The Battle of Gettysburg was the turning point of the Civil War, producing over 57,000 dead and wounded in a battle that would stand as the Confederacy’s high watermark. On the third day of fierce fighting, Robert E. Lee’s attempt to invade the North came to a head in Pickett’s Charge. The infantry assault consisted of nine brigades of soldiers in a line that stretched for over a mile, and would result in a horrific slaughter with casualties of over fifty percent for the Confederates. It was a devastating blow to Southern morale.
Pickett’s Charge is a detailed analysis of one of the most iconic and defining events in American history, presenting a much-needed fresh look—including unvarnished truths and ugly realities—about an unforgettable story. With the luxury of hindsight, historians have long denounced the folly of Lee’s attack, but this work reveals the tactical brilliance of a master plan that went awry.
Special emphasis is placed on the common soldiers on both sides, especially the non-Virginia attackers outside of Pickett’s Virginia Division. These fighters’ moments of cowardice, failure, and triumph are explored using their own words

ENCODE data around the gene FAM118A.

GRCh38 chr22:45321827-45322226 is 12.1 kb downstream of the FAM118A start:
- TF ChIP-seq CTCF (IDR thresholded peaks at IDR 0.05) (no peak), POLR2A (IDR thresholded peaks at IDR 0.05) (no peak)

Without romance and glorification, the complexities and contradictions of the dramatic story of Pickett’s Charge have been revealed in full to reveal this most pivotal moment in the nation’s life, as “a popular historian deconstructs ‘the greatest assault of the greatest battle of America’s greatest war’” (Kirkus Review).
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About the Author
Table of Contents
Gettysburg Time Line: Leading up to Pickett's Charge xi
Chapter I Genesis of Pickett's Charge: Evolution of a Brilliant Tactical Plan 1
Chapter II The War's Greatest Artillery Bombardment 48
Chapter III Orchestrating the Wars Most Magnificent Charge 83
Chapter IV A Carefully Calculated Case of Going for Broke 109
Chapter V Running the Artillery Gauntlet 171
Chapter VI The "Vortex of Fire" along the Emmitsburg Road 205
Chapter VII Overrunning the Angle 252
Chapter VIII Capturing Additional Union Cannon 314
Chapter IX Requiem for an American Tragedy 348
About the Author 376
Most Helpful Customer Reviews
Very well written book that shows how close the charge came to succeeding